ANDdam Neumann presided over one of the most spectacular business crashes in recent history. A barefoot business messiah of the New Age succeeded in founding and burning down his latest venture, the office-sharing company. We are workingin such a magnificent way that even Hollywood took notice.
And now it’s back – on a quest to become America’s biggest homeowner.
Neumann, this reported this weekis running a new company that wants to reinvent apartment living. Details are sketchy, but the company Flow aims to solve the world’s housing crisis with “community-focused” rentals – basically WeWork for tenants.
After receiving one of the most sought-after blessings a startup can receive from Silicon Valley, the stream gets off to a jump start: a $350 million investment from venture capital giant Andreessen Horowitz, known as A16Z.
The announcement of the company’s $1 billion investment in Flow, which values the “pre-seed” company, meaning it hasn’t been released yet, shook the startup world. It’s not only the A16Z’s biggest investment in a startup, it’s also a huge boost from Neumann, who has become an enterprising antihero. The news immediately sparked a lot of jokes and a lot of outrage on Twitter.
After pledging to reshape the office world and successfully becoming the largest office holder in many cities, including London and WeWork in New York suffered a devastating crash in 2019 when the company turned out to be much less valuable than investors thought.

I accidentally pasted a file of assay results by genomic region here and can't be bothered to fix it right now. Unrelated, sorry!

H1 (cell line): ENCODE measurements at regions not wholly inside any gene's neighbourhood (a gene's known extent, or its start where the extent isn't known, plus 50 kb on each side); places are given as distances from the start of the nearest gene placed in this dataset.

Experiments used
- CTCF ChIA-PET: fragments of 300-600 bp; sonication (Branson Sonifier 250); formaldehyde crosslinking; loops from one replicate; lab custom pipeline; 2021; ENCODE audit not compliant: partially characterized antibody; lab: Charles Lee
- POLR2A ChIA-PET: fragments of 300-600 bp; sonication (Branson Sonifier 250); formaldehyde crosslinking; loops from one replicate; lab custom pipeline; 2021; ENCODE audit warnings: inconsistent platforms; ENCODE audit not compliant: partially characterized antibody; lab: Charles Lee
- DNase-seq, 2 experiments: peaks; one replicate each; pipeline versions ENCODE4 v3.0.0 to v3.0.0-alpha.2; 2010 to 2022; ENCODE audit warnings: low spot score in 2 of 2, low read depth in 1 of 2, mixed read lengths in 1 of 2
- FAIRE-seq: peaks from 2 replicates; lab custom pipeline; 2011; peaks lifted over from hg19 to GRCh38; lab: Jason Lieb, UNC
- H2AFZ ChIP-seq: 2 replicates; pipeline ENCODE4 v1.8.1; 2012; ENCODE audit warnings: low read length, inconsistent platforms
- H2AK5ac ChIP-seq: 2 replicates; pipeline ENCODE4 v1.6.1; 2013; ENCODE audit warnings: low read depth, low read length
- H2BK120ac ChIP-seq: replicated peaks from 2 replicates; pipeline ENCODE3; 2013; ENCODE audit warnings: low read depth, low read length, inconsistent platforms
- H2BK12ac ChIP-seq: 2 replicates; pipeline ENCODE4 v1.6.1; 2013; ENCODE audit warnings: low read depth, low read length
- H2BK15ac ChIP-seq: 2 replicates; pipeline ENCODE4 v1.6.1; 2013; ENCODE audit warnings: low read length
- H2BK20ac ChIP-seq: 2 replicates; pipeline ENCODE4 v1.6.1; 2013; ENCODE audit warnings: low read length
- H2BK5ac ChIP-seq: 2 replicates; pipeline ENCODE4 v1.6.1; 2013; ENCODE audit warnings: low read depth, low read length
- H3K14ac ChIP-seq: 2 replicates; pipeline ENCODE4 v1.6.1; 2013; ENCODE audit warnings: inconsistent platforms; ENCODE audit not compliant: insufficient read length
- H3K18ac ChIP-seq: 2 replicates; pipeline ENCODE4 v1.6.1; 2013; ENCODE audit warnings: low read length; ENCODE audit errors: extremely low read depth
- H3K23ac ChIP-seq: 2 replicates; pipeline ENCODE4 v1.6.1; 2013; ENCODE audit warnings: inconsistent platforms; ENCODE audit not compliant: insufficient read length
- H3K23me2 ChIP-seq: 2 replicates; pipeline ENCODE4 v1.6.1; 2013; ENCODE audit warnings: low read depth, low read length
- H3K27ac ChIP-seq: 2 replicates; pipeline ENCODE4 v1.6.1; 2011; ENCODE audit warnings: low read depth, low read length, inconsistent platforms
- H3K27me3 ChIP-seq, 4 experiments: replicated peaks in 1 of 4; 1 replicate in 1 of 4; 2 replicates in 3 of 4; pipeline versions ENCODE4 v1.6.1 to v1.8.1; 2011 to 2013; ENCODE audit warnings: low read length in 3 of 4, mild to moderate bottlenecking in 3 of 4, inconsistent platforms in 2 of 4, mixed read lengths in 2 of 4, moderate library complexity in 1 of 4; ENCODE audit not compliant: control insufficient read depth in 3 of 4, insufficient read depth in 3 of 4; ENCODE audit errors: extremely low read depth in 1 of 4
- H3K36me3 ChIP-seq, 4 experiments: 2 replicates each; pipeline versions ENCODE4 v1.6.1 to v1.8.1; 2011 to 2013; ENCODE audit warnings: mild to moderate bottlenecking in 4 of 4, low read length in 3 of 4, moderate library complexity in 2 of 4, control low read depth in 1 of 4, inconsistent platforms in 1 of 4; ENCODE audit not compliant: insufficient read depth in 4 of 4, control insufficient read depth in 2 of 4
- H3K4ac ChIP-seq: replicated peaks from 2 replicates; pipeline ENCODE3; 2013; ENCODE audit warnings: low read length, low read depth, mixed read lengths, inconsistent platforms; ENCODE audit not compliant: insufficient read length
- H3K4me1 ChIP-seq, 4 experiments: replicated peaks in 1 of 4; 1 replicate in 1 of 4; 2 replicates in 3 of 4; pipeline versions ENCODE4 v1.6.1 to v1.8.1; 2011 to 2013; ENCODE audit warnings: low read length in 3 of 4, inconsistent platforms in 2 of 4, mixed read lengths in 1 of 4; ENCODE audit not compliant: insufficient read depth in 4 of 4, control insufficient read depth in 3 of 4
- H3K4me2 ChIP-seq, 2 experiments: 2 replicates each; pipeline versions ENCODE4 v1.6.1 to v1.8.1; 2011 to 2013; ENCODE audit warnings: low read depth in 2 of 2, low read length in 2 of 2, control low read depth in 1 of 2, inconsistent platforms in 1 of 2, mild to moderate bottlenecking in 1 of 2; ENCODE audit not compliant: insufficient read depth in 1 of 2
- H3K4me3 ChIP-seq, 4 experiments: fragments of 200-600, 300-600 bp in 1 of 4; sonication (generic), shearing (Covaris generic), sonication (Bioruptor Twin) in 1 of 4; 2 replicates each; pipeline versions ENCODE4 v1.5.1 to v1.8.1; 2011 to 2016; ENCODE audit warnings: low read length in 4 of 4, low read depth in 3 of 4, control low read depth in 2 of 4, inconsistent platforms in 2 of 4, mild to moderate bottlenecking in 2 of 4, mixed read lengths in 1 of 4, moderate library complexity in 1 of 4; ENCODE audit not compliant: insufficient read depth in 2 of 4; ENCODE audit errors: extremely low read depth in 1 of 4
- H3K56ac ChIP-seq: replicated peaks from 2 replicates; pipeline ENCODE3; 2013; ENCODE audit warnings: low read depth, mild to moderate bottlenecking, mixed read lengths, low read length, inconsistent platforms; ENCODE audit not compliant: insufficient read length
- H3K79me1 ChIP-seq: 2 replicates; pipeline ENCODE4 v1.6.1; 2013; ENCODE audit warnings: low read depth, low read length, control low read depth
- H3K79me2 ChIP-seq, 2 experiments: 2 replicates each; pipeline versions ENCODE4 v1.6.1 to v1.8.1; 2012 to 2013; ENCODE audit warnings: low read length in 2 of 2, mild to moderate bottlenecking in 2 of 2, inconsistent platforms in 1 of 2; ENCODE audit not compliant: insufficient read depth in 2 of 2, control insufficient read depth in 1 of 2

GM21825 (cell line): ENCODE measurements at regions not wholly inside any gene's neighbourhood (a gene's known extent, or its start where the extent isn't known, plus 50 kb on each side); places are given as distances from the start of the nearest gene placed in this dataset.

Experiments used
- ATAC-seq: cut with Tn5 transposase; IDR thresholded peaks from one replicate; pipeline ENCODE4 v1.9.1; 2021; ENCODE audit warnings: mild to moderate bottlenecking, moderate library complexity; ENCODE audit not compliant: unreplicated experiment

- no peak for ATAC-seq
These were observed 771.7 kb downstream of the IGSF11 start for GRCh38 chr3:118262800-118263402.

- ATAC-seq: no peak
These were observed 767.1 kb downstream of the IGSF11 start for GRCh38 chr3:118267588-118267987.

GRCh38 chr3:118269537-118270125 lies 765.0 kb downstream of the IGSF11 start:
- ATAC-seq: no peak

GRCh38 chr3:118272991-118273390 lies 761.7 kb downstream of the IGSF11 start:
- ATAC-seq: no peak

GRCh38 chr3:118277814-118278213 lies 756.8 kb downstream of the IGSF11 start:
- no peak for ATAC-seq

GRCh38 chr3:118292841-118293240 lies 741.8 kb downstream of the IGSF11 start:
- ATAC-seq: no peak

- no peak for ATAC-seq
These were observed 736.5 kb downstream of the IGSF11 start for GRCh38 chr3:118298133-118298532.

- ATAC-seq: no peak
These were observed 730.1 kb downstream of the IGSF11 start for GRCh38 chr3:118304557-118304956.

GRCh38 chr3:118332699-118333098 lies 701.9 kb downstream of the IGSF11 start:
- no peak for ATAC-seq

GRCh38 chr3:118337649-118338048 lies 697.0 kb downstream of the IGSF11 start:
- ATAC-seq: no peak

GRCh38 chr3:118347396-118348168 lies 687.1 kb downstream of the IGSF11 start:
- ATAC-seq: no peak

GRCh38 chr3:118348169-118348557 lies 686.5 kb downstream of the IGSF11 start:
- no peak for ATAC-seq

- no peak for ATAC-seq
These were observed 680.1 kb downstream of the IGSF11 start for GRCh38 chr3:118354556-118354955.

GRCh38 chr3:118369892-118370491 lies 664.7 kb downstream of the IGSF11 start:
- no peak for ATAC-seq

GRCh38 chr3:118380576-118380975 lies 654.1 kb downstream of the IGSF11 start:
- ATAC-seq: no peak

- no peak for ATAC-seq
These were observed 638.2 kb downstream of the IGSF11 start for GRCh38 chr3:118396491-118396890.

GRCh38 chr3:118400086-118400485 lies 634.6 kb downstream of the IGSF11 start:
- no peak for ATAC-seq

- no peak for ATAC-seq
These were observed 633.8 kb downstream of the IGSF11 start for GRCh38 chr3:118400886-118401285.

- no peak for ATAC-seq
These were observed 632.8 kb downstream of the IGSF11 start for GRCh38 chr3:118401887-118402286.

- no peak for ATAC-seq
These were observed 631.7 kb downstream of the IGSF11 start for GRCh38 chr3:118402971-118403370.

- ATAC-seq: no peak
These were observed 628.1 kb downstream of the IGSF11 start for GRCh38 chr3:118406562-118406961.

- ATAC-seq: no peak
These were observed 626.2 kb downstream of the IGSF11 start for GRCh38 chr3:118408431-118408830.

The company was planning to participate in the stock market at a valuation of $47 billion, but when investors began to examine the company’s business model and corporate governance structure, its value collapsed and the company cancel his plans. We are working dismissed 2,400 employees and Neumann 445 million dollars awarded leaving the company.
While the collaborating company was by no means failing and was slowly finding its footing after Neumann, he was the textbook example of startup boom and bust and an avatar of trouble ahead.
Investors find that many “unicorn” companies (those valued at over $1 billion) pumped with venture capital cash have over-inflated valuations and often subsidize the price services and products to kill your rivals.
Over the last few years, WeWork’s story has been told over and over in countless books, documentaries and documentaries. and moviesmany focused on the eccentricities and intensity of Neumann’s leadership.